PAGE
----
She asked turning back as she noticed the lack of footfalls behind her.
"Do not be sad," She said softly, her eyes changed to a tender gaze as they fell on his smaller form.
I want to see it all again, I want to lie in the sweet grass and feel the crickets chirp lightly above my body. I want clear water from the spring to wash over me, blessedly cool.
"And so you will, my Brother," She replied, reaching for his empty hand and leading him on.
"Come," She said excitedly, "Let us arise a warrior spirit from underneath the snow."
At that she sunk to her knees beneath the leaf-bare oak and then fell back with her arms outstretched playfully, letting the white fluff break away into two large wing shapes, head to leg. The sticks she held tossed carelessly aside for the task at hand. He did it as well, and they laughed together. As a quiet exhaustion overcame them she crawled over to him and lay her head lazily to his warm, rosy cheek. He smiled when he felt her eyelashes give him the tickles as they brushed against him. Rebecca sighed in girlish contentment.
They were trampling through the snow on this a lazy winter morn, gathering small bits of firewood for the day as they often did for early chores. He would walk behind as she lead the animate, lively troop through her favorite path bordering the frozen lake, where the tree branches swoop down to greet them, kissing their snow laden foreheads. The high white drifts sparkled and shined in the weak sunlight. When they were alone these times were magical to him, precious, free. Rebecca would sing her songs that flowed from her so naturally, notes he had never before heard in church, whereas that was the only music that could be heard throughout the valleys. It seemed the angelic music flowed from her as if by way of some lovely goddess. He dreamed about her voice at night, and she often spoke to him both then and in waking moments. But not in the way others did, for rather than speech they spoke to each others minds. He knew when she wanted to tell him something, or wanted a little trinket maybe, which he always found. Ripe blackberries, or a shiny berlie stone from the deep blue lake, or once some flyaway red silken ribbon that was spotted from a sparrow's nest.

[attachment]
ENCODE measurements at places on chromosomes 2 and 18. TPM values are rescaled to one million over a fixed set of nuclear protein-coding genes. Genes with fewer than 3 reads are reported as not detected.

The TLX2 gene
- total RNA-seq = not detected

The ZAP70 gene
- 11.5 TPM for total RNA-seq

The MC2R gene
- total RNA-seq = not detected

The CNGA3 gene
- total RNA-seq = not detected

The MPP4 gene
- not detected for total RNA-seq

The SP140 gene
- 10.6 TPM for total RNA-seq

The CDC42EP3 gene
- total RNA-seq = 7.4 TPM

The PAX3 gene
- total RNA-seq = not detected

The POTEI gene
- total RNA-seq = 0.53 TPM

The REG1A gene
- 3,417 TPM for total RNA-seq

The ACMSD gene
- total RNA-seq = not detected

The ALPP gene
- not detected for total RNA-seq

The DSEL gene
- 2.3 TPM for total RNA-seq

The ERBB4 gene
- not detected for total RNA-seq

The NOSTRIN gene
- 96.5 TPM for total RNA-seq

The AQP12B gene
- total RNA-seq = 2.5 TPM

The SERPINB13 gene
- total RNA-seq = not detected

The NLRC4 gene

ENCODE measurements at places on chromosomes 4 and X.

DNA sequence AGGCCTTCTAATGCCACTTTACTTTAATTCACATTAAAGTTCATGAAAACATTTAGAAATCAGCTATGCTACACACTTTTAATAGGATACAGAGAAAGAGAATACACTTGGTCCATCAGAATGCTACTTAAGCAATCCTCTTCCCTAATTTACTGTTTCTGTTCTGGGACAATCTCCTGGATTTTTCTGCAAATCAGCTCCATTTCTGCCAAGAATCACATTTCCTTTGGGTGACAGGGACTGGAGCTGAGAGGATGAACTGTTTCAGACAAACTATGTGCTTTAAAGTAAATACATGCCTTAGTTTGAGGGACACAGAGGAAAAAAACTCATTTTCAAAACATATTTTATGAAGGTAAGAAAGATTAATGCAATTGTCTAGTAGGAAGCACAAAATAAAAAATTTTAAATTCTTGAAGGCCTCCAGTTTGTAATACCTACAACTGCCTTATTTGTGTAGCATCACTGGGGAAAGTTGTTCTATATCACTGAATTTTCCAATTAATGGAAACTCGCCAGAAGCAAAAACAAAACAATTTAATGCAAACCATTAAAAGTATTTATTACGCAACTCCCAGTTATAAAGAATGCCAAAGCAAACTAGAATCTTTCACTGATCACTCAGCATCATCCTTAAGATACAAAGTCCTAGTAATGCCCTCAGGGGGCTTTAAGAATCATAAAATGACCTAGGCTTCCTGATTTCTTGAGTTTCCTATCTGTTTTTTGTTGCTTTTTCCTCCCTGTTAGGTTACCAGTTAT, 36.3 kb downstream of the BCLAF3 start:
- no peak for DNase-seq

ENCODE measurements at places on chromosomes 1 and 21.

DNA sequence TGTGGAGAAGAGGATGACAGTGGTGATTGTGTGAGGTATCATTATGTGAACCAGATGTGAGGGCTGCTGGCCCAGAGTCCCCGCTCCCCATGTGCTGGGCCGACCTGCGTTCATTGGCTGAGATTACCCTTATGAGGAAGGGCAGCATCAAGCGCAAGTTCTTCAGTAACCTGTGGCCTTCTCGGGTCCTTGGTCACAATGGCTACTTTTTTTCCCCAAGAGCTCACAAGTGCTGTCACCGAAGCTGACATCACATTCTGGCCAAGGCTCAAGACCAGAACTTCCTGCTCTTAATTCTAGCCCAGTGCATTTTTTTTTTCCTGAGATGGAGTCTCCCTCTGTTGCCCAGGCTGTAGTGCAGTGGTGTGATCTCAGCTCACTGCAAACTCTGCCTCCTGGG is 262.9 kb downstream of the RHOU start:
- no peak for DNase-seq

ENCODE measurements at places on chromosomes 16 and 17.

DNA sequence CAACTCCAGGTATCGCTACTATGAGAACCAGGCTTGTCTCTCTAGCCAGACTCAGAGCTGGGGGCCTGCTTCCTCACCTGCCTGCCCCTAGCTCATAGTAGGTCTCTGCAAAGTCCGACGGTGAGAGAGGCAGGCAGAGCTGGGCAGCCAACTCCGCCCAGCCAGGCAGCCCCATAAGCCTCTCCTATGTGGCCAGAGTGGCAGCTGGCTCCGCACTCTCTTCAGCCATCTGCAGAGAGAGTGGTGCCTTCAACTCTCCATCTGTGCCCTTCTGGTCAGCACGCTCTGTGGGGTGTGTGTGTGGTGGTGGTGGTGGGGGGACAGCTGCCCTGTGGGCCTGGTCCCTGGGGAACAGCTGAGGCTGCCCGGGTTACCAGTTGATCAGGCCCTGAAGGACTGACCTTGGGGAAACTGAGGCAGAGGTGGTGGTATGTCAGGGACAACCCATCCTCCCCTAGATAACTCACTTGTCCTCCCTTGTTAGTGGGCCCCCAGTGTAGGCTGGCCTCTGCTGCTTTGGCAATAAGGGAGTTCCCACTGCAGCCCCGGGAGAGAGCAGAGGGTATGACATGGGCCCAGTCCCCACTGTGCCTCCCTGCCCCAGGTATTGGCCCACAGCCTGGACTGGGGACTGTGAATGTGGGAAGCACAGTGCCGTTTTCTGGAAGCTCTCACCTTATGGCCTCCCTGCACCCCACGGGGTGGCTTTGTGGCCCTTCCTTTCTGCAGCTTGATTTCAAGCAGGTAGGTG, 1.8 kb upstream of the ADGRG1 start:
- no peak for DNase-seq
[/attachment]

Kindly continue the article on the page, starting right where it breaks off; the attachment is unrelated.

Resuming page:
She was always scented differently it seemed to him, last week it was a strawberry odor, though he didn't know how that could have been since they weren't near in gathering season. As he struggled through the knee-high drifts behind her he could catch a pumpkin scent from last fall's harvest about her. He stopped short on the trail and closed his big, blue eyes for a deep inhale. She felt like summer, like sunshine, like warmth and happiness. Yes, like green, and fields of golden, waving grain, and Ma's smile.
You couldn't see it at first but if you took a second look, out the coner of your eye, you might catch a fleeting glimsp, that locked away inside these young souls were hearts thousands of years old. And they were pretty together, everyone agreed, but the strangers and friends looked at the little girl mostly. Such a vibrant and pretty little thing, with her pale skin, and merry green eyes. Like within a painting, these bright colors of brush strokes. She would dance and sing for the guests, asking her sweet, innocent questions. He wanted to laugh, but they pulled too tightly when he used to do it. His sister could do it for him now, as he was lonely and thoughtful in his never-ending silence. Like a story book he thought. The never-ending story of how things came to be in their tiny lives.
"Brother, we must head home, for the sun is nearly over the hill."
She sighed again, and thrust herself upwards. He watched her face as she stared down at him with raised eyebrows.